Keeping your blood sugar levels low might protect older adults from memory loss, new research suggests.
A small study published Oct. 23 in the journal Neurology found low blood sugar levels led to memory benefits in healthy adults.
"These results suggest that even for people within the normal range of blood sugar, lowering their blood sugar levels could be a promising strategy for preventing memory problems and cognitive decline as they age," study author Dr. Agnes Floel, a neuroscientist at Charite University Medicine in Berlin, Germany, said in a news release.
Previous studies have linked high blood sugar levels -- which can cause diabetes -- to Alzheimer's disease. This study, however, looked at people without any of those conditions and found that lower blood sugar may have protective qualities.
Floel and her colleagues recruited about 140 people who were an average age of 63 and who were not diagnosed with diabetes or prediabetes, a condition in which levels of blood sugar, or glucose, are higher than normal but not yet high enough to be diagnosed as Type 2 diabetes.
People with normal blood sugar levels have an A1C level that ranges from 4.5 to 6 percent, according to the Mayo Clinic. A1C is a measure of the percentage of the hemoglobin in your blood that links up with glucose molecules. An A1C level of 6.5 percent or higher may indicate diabetes, while results between 5.7 and 6.4 percent would put someone at prediabetes.
Those with preexisting memory problems were also excluded from the test.
Researchers gave the participants memory tests and took readings of their glucose levels. In one of the tests, they were asked to recall a list of 15 words 30 minutes after hearing them. They were also given brain scans to measure the size of the hippocampus, a structure in the brain tied to memory functions.
Participants were put into groups based on their blood sugar levels, and those with lower glucose levels were more likely to score higher on memory tests than healthy people with higher levels of blood sugar.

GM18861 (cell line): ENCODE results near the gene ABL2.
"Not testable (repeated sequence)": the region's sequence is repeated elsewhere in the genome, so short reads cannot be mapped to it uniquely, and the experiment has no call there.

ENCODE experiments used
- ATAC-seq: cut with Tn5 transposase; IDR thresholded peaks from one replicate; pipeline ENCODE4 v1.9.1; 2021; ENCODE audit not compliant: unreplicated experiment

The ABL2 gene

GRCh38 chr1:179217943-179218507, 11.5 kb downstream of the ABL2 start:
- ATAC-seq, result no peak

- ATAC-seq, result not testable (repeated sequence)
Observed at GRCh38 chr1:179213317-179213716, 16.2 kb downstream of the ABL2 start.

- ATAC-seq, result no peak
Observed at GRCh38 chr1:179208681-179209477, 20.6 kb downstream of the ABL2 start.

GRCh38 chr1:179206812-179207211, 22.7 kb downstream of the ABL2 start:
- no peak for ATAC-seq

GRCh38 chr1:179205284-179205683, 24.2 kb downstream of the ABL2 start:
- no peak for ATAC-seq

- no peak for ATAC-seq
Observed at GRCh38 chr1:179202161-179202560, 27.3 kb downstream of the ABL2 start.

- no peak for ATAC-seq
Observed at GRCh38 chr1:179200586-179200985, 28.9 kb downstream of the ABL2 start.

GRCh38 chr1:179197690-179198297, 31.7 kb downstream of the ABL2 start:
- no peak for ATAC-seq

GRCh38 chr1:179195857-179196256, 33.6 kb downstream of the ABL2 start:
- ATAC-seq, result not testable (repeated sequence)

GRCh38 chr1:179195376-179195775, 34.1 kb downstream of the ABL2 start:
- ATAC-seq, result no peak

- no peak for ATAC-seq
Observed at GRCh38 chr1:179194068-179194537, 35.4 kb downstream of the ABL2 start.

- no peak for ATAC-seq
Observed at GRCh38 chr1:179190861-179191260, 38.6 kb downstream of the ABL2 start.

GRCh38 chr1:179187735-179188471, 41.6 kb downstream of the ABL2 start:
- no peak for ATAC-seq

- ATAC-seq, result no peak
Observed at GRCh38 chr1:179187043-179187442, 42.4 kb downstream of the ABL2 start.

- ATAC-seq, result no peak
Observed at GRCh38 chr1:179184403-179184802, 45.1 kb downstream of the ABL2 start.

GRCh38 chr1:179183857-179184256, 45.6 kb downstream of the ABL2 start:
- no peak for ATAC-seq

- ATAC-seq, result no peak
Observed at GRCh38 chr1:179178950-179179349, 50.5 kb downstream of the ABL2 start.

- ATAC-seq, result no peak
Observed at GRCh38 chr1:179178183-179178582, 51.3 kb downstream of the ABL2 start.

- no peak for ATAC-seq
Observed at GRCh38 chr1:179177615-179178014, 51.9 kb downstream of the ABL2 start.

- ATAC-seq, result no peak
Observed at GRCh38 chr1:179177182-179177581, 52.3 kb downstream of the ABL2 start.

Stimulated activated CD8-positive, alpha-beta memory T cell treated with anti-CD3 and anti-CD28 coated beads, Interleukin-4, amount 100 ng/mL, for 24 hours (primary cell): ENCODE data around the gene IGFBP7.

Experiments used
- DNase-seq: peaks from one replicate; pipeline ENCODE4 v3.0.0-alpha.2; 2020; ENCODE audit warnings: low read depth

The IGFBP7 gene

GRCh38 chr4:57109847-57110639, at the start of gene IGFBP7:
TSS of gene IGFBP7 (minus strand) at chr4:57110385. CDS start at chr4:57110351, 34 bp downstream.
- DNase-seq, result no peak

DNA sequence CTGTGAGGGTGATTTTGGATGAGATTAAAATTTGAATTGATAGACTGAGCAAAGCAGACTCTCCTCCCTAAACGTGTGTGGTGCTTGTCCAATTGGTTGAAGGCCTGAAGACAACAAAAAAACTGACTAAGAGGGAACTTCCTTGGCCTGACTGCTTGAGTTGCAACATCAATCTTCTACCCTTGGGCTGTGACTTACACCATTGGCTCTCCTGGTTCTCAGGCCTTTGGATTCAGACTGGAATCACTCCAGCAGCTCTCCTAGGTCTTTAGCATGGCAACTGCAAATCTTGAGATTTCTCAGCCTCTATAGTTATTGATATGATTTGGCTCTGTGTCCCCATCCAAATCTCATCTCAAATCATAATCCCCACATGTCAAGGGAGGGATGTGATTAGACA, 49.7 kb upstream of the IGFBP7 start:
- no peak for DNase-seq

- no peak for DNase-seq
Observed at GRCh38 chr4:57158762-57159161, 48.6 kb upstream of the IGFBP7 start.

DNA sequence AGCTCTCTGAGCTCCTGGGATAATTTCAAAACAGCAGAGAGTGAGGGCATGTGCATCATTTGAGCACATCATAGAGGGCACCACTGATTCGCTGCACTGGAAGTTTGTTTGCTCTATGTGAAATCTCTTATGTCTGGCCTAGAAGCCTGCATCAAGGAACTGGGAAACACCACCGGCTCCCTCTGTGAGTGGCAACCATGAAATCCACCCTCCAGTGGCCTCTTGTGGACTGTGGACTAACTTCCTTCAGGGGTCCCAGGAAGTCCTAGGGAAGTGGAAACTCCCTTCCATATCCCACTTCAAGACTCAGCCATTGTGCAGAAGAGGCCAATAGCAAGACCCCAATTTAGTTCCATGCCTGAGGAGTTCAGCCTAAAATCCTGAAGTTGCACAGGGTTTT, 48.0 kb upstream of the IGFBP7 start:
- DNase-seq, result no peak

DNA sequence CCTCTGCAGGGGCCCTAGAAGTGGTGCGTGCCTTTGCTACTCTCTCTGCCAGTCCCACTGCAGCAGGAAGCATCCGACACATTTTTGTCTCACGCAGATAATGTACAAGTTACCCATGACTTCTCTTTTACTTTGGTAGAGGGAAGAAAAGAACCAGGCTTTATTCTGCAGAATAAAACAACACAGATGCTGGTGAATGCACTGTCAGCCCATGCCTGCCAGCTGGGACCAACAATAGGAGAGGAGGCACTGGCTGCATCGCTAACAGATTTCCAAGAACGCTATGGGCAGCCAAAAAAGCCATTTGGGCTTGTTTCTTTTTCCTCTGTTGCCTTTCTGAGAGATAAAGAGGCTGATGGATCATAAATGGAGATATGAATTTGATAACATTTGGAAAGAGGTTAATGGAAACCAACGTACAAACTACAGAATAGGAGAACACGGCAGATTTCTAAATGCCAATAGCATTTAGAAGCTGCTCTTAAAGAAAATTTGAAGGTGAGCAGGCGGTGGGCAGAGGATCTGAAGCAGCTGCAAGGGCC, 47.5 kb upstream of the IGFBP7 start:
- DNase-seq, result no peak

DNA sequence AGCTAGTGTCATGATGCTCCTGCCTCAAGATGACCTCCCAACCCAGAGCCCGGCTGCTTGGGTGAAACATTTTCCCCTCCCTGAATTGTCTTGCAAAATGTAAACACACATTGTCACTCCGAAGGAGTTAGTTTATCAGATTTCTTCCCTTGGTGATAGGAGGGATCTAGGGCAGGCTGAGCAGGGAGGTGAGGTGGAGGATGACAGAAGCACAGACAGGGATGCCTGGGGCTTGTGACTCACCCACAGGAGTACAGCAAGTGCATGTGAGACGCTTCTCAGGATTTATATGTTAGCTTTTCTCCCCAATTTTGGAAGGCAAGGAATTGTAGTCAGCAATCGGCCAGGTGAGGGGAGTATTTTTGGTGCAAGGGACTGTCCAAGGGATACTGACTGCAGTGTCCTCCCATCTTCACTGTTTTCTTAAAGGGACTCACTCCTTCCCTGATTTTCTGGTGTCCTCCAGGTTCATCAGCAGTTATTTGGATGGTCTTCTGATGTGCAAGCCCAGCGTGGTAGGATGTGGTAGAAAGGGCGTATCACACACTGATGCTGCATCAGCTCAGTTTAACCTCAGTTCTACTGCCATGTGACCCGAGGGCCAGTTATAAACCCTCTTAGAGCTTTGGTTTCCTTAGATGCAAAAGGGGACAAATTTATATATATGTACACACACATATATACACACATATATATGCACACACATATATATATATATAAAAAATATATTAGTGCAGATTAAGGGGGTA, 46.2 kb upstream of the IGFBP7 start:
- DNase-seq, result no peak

Specifically, every 7 mmol/mol rise in blood sugar was associated with two fewer recalled words on the memory test.
Brain scans showed people with the highest blood sugar levels also had smaller hippocampus volume than those with the lowest levels.
Floel said it's possible that efforts to curb calorie intake or boost physical activity might help prevent memory problems. She called for further studies to check.
In August, researchers at the University of Washington in Seattle who tracked blood sugar in people with and without diabetes over seven years foundamong non-diabetics.
"It's not surprising that glucose levels can potentially have these kinds of negative impacts. The risk of dementia is higher in people with diabetes," Dr. Robert Ratner, chief scientific and medical officer for the American Diabetes Association, told USA Today.
Still, he emphasized the findings only showed an association between a single reading of glucose levels and memory.
"They haven't shown that the memory loss is either due to the higher glucose level, or that lowering glucose would improve memory," he said, adding there's not much people can do to lower their blood sugar levels if they're already in normal ranges.
That doesn't mean eating healthy and exercising won't help boost your brain health at all.
Research suggests adults over 60 with prediabetes who ate a healthy diet and lost 5 to 7 percent of their body weight (about 10 to 15 pounds for a 200-pound person) and walked or engaged in moderate exercise 30 minutes a day for five days a week were 70 percent less likely to develop diabetes, which in turn reduced their dementia risk, according to the Alzheimer's Association.